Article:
The cockpit crew has fish for dinner and develops food poisoning. Medical doctor Leslie Nielsen takes charge, and determines that Ted is the only passenger with flying experience. The latter is obligated to man the controls and attempt a landing. The ground crew includes Lloyd Bridges and Robert Stack.
Among the familiar faces in supporting roles: Barbara Billingsley, David Leisure, Maureen McGovern, and Jimmy Walker.
How others will see it. A surprise box office smash, Airplane! was also critically praised, and even secured a BAFTA nomination for Best Screenplay. Many of the film's lines are sufficiently memorable that they entered the cultural dialogue for a generation.
Today at imdb.com, the movie has a huge 150K user votes and a high user rating of 7.8 out of 10. Usually with a film whose purpose is sophomoric humor, the user rating drops with advancing age, but there is only a marginal decline, from 8.1 under 18 to 7.8 over age 30. The gender spread is slight but measurable across all age demographics. Women like it a bit less than do men, perhaps because of the scene where the passengers line up with instruments to assault a panic-stricken woman.
How I felt about it. The gags are consistently amusing. Nothing is sacred, certainly not an inflatable sex toy that masquerades as an airplane pilot. But it is a surprise when Peter Graves hits on a worshipping prepubscent lad, and Lloyd Bridges passes out from inhaling glue.
Because the movie was released in 1980, we can forgive portraying the flamboyant gay man as a shirker apparently at work only to annoy his male coworkers. We can forgive Beaver Cleaver's mom "who speaks jive" like she learned it from Aunt Esther in "Sanford and Son" reruns, or the stewardess crestfallen about being single at age 26 (she doesn't know how lucky she is). We can even forgive Robert Hays, whose self-pitying, deer in the headlights character receives an excess of screentime.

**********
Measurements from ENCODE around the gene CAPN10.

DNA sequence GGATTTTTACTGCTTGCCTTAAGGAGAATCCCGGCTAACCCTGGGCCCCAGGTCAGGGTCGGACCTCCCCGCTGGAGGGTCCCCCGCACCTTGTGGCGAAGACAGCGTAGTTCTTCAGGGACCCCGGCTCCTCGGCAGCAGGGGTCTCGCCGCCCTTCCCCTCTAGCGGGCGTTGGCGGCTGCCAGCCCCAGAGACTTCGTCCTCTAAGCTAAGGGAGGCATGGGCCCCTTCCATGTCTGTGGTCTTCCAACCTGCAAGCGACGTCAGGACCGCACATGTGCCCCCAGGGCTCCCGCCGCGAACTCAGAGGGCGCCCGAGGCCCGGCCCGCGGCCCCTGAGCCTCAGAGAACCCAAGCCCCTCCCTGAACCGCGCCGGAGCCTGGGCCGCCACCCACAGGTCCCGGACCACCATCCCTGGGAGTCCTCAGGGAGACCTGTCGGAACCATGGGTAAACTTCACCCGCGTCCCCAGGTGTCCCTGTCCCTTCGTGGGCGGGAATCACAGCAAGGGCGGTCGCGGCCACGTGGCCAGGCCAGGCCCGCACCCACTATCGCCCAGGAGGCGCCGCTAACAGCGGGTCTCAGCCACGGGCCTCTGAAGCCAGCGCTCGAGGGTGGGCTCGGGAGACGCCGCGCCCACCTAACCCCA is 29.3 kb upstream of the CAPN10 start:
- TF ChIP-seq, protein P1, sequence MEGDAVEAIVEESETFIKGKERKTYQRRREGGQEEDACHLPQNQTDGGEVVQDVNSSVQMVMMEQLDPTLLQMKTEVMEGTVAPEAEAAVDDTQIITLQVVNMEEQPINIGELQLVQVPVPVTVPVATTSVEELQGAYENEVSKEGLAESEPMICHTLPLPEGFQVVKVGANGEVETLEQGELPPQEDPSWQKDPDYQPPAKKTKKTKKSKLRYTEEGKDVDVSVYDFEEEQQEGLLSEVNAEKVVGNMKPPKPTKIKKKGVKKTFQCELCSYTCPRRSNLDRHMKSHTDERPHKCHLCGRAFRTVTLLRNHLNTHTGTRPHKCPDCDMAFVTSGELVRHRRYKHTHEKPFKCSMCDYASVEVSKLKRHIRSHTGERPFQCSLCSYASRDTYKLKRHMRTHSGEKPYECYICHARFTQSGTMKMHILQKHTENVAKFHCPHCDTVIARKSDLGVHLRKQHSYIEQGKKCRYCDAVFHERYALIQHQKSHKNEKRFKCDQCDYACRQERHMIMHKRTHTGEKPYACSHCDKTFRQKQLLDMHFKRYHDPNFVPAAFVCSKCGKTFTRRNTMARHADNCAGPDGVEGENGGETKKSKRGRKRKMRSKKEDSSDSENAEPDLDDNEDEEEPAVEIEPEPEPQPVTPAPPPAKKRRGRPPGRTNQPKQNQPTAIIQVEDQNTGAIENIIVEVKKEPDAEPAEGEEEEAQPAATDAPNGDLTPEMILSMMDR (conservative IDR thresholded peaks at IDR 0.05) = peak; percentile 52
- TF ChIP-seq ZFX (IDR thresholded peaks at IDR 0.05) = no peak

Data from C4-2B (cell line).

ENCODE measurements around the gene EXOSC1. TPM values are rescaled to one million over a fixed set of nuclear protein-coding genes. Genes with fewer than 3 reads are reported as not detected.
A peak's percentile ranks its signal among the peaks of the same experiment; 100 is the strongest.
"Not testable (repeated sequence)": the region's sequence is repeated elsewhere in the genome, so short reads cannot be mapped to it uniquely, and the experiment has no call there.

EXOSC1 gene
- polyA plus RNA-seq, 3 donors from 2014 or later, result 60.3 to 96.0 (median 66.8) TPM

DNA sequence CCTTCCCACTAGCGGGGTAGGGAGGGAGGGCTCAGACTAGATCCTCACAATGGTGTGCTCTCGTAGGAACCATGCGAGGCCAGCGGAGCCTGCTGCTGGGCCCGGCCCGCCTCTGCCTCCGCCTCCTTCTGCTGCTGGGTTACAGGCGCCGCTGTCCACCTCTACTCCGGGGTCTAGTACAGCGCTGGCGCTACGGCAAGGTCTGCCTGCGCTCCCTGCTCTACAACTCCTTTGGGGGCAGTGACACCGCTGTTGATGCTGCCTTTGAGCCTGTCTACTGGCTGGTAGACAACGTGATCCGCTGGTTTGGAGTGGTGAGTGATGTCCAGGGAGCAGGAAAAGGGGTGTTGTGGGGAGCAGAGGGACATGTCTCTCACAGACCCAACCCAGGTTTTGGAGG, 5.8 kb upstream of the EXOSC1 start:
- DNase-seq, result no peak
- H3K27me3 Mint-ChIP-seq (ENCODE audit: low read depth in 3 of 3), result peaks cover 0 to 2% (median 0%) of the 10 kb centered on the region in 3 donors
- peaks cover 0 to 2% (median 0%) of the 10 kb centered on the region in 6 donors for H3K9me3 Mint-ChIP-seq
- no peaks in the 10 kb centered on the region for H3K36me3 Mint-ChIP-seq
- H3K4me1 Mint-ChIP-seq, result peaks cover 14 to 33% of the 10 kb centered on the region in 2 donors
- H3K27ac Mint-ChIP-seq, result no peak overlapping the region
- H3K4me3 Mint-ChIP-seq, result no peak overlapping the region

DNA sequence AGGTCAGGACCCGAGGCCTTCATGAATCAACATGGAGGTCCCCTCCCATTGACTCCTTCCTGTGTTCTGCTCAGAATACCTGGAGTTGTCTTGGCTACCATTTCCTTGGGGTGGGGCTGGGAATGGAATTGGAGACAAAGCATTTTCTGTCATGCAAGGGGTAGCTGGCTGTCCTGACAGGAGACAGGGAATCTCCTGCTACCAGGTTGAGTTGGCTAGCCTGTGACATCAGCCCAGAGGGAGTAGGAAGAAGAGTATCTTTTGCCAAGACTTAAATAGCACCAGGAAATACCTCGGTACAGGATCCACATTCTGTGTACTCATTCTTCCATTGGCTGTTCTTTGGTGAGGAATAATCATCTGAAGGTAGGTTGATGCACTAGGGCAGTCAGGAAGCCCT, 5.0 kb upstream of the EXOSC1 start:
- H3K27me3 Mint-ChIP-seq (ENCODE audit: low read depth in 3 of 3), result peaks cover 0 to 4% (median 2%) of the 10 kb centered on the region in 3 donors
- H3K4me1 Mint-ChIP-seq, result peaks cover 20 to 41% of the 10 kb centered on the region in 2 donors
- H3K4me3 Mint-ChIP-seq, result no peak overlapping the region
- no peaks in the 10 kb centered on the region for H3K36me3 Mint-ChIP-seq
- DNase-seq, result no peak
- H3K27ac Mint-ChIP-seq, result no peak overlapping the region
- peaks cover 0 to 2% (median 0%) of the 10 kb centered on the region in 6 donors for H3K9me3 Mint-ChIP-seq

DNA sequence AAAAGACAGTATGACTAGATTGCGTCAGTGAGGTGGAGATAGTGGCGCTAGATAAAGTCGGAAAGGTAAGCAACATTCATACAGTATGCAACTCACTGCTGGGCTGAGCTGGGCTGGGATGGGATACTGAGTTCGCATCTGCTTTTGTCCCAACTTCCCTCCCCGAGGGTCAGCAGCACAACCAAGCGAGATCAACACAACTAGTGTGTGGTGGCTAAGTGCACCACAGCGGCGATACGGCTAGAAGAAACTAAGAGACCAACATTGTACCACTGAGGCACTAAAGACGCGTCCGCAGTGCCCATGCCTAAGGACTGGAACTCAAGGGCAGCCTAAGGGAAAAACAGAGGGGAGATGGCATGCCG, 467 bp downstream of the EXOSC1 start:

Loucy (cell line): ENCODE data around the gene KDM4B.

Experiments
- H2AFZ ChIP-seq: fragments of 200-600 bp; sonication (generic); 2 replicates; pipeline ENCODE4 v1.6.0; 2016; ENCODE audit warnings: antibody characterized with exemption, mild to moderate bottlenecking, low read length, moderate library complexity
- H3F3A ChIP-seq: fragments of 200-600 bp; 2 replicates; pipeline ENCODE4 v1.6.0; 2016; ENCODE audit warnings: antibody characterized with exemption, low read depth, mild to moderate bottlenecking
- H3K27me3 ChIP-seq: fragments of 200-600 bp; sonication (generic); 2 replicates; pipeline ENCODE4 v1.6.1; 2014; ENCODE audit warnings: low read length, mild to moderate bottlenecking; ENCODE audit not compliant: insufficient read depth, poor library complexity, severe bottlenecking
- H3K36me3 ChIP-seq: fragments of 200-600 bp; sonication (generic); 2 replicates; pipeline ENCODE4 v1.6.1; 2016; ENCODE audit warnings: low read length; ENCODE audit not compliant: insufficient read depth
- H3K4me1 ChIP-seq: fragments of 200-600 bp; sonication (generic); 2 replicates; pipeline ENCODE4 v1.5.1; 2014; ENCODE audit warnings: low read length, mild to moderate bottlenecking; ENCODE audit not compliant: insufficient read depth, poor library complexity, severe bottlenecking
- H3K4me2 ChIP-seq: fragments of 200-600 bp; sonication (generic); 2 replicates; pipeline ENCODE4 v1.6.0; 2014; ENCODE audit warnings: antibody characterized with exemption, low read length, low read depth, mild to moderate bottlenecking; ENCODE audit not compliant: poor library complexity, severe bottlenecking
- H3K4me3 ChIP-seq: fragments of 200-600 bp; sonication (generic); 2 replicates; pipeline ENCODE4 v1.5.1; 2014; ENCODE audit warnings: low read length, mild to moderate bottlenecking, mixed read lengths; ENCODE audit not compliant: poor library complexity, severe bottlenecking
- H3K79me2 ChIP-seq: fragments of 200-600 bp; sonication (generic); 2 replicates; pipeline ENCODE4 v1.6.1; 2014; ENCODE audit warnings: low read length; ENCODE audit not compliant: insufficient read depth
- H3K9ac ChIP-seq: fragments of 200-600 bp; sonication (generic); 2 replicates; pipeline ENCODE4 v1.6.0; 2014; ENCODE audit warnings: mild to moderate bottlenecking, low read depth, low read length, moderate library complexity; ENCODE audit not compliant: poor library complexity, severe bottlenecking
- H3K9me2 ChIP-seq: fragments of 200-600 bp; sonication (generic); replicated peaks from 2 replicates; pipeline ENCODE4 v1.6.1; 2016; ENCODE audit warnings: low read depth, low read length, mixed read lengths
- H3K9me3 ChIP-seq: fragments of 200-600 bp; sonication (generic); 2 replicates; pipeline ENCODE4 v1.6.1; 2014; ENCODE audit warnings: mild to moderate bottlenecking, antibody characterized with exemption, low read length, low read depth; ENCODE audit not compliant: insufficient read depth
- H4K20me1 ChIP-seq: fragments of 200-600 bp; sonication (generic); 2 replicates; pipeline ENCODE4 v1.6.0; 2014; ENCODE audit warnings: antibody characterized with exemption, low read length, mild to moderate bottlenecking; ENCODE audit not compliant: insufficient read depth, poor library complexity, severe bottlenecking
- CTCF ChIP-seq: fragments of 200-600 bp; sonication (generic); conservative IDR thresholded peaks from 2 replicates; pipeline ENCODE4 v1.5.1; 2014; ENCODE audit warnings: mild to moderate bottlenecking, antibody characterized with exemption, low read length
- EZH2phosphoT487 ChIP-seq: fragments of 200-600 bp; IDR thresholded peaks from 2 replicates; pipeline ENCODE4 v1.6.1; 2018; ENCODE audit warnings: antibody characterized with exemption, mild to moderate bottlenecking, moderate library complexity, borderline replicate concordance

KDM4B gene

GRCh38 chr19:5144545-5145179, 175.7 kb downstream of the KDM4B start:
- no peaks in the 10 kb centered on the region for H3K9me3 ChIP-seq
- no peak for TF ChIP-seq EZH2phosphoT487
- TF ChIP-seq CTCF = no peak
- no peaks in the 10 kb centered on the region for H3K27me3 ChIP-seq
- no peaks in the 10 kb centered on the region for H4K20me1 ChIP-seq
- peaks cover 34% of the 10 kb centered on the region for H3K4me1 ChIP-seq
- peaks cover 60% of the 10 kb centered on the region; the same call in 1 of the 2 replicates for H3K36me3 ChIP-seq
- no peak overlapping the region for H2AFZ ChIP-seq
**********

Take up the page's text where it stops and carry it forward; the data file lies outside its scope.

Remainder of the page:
But it is true that Ethel Merman has a great cameo. We laugh when Lorna Patterson knocks out the sick girl's IV. And who wouldn't want to tackle annoying religious shills that hang out at airports.
But movies like Airplane! are difficult to pull off. Mel Brooks tried to do it for decades, and Leslie Nielsen spent his sunset years with equally mixed results. Every joke has to work, or nearly so.
The best gag comedies tend to have been made between 1920 and 1940, when Charlie Chaplin, the Marx Brothers, Buster Keaton, Harold Lloyd, and W.C. Fields were in their heyday. It's unclear why Fields' Never Give a Sucker an Even Break remains the standard for a surreal screwball movie, nearly 75 years later. Perhaps because he had little interest in continuity, favored talent over friendship, and was unafraid to cast dark shadows.
Airplane! is undeniably well made, but four of the leads are aging male actors, has-beens at the time, and Kareen Abdul-Jabbar is present mostly for name recognition. Some non-sequitor gags, such as a watermelon falling from the ceiling, are best forgotten. Nonetheless, the movie is better than should be expected, and undoubtedly better than the various movies it parodies, e.g. Zero Hour and the Airport franchise.